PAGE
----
According to a report from the Associated Press, air quality in the United States has experienced a decline after decades of improvement. Federal data has revealed that there were 15 percent more days with unhealthy air quality in 2017 and 2018 compared to the average from 2013 through 2016.
The news comes at the same time that the Trump administration has replaced the Clean Power Plan, which would have helped to gradually phase out the harmful emissions from coal-fired power plants.
While the drop in air quality may not be a full-blown trend at this point, it is notable that there were more polluted days in President Trump’s first two years in office than any of the four years prior.
The president, however, does not seem to be aware of these statistics. Earlier this month in Ireland, Trump was quoted as saying that the United States has the “cleanest air in the world” that has “gotten better since I’m president.”
On the other hand, some experts argue that the factors which influence air quality are too complicated to be definitively tied to a single circumstance, especially considering that many of the causes of pollution are natural rather than human-induced. In other words, air quality may not be in a state of decline as much as progress has simply stalled.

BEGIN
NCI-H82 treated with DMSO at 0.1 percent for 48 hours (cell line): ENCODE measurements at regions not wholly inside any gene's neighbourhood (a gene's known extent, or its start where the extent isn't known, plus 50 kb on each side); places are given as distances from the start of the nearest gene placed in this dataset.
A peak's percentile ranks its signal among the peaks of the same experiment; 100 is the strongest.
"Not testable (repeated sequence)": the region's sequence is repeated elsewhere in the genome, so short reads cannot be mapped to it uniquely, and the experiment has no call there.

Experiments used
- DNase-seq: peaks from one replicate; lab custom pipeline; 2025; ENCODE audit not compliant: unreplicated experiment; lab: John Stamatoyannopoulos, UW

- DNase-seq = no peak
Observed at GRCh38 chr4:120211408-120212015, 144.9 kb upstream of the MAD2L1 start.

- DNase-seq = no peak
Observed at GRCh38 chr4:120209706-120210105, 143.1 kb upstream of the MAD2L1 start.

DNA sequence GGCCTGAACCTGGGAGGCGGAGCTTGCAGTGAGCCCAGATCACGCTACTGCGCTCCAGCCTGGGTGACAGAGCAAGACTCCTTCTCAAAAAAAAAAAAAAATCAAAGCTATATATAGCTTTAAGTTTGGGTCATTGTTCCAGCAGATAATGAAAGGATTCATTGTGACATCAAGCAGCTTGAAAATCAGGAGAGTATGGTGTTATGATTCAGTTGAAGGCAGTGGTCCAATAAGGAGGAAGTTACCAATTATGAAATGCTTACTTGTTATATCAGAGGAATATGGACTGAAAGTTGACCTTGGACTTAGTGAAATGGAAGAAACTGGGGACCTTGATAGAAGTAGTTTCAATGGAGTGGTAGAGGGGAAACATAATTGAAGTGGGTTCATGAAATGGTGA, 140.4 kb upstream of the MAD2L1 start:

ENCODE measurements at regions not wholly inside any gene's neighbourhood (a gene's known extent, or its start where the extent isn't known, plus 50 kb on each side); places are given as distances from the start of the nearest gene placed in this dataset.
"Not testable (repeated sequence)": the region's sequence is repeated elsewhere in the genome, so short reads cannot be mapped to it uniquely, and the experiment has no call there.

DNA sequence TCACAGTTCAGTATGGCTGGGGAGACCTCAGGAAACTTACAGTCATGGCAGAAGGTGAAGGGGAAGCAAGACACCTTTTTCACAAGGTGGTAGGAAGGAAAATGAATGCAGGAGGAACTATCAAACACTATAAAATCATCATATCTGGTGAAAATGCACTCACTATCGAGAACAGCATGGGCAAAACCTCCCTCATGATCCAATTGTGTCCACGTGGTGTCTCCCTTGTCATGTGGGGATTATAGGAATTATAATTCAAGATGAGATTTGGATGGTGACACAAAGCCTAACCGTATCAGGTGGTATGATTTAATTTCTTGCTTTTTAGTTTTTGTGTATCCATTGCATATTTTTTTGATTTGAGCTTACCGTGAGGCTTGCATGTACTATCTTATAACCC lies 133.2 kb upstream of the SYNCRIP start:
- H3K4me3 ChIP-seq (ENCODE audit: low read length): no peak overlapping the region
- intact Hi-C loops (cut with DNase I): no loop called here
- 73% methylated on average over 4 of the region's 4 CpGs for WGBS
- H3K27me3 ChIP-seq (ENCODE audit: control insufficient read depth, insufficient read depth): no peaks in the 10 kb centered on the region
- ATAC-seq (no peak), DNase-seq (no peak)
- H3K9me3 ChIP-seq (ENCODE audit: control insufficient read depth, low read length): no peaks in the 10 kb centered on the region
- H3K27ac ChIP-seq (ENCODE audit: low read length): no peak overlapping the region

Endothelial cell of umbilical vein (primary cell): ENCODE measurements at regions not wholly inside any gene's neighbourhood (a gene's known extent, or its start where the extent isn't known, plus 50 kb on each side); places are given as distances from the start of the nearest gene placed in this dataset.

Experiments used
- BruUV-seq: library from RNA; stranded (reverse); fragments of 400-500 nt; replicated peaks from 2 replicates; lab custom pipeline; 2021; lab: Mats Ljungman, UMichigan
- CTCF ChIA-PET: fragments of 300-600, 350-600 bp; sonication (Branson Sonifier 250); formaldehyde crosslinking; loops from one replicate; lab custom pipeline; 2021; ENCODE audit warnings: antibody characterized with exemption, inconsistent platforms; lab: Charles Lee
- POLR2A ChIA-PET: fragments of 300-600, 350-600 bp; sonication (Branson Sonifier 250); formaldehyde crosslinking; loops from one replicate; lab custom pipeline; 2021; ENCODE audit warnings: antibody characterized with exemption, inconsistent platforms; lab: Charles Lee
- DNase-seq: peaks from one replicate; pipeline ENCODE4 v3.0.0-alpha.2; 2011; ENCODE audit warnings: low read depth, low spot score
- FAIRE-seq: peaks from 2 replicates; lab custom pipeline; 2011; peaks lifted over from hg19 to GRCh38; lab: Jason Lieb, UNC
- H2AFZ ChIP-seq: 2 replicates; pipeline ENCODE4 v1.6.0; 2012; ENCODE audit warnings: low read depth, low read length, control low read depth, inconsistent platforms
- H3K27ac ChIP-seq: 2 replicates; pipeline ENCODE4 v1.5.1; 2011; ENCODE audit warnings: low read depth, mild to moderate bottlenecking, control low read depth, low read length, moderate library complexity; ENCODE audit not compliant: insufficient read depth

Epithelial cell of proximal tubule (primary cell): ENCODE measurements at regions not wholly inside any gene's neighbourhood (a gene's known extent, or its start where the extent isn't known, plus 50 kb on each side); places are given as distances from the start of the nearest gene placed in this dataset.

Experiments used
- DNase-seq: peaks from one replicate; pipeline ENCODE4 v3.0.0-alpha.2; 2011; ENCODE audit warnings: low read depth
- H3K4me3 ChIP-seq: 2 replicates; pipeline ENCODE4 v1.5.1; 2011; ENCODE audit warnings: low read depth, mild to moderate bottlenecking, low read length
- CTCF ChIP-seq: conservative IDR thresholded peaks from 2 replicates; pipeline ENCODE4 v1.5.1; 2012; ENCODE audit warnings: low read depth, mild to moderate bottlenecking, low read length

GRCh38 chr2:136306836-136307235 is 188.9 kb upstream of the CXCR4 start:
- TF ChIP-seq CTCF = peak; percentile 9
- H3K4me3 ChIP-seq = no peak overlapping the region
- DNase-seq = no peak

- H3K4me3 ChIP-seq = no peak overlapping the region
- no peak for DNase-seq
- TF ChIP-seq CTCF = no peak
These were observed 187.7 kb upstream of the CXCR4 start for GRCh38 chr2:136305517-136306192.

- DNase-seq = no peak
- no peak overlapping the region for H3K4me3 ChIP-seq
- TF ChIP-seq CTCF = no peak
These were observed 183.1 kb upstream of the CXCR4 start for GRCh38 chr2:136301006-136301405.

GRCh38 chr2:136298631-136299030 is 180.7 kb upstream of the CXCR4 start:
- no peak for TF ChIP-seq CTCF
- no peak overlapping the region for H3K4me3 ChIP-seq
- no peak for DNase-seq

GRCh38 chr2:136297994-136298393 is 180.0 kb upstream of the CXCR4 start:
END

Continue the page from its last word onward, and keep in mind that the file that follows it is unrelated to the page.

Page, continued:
“What you’re seeing is a flattening off of progress as opposed to a major change in the wrong direction,” said former deputy EPA administrator Bob Perciasepe.
The EPA told the Associated Press that the increase in unhealthy air days in 2017 was “largely associated with wildfires” in the west. Regardless of the causes, concerns are growing that looser restrictions on emissions could potentially reverse any progress that has been made.
“Today it feels like the future of our kids and our country is at stake,” said former Obama EPA chief Gina McCarthy. “We do not have the cleanest air and we have not crossed the finish line when it comes to pollution.”
By Chrissy Sexton, Earth.com Staff Writer
Paid for by Earth.com
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